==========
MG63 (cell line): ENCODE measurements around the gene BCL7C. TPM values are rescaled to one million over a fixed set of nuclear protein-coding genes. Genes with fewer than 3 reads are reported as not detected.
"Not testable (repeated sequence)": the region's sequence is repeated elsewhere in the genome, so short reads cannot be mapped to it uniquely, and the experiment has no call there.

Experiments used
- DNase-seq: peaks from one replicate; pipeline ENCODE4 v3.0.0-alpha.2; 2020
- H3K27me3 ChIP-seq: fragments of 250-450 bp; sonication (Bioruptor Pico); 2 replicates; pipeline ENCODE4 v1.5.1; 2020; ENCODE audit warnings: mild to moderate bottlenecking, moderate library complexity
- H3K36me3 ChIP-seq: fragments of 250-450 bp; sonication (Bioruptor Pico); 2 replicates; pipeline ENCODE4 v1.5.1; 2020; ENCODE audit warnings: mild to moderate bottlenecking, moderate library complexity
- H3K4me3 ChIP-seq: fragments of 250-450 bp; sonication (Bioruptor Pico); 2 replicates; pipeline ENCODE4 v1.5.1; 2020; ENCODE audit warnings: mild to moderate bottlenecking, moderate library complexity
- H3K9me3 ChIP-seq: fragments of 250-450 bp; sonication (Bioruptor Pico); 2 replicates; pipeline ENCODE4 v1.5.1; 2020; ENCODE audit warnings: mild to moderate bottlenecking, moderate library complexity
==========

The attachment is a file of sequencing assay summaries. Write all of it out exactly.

MG63 (cell line): ENCODE measurements around the gene BCL7C. TPM values are rescaled to one million over a fixed set of nuclear protein-coding genes. Genes with fewer than 3 reads are reported as not detected.
"Not testable (repeated sequence)": the region's sequence is repeated elsewhere in the genome, so short reads cannot be mapped to it uniquely, and the experiment has no call there.

Experiments used
- DNase-seq: peaks from one replicate; pipeline ENCODE4 v3.0.0-alpha.2; 2020
- H3K27me3 ChIP-seq: fragments of 250-450 bp; sonication (Bioruptor Pico); 2 replicates; pipeline ENCODE4 v1.5.1; 2020; ENCODE audit warnings: mild to moderate bottlenecking, moderate library complexity
- H3K36me3 ChIP-seq: fragments of 250-450 bp; sonication (Bioruptor Pico); 2 replicates; pipeline ENCODE4 v1.5.1; 2020; ENCODE audit warnings: mild to moderate bottlenecking, moderate library complexity
- H3K4me3 ChIP-seq: fragments of 250-450 bp; sonication (Bioruptor Pico); 2 replicates; pipeline ENCODE4 v1.5.1; 2020; ENCODE audit warnings: mild to moderate bottlenecking, moderate library complexity
- H3K9me3 ChIP-seq: fragments of 250-450 bp; sonication (Bioruptor Pico); 2 replicates; pipeline ENCODE4 v1.5.1; 2020; ENCODE audit warnings: mild to moderate bottlenecking, moderate library complexity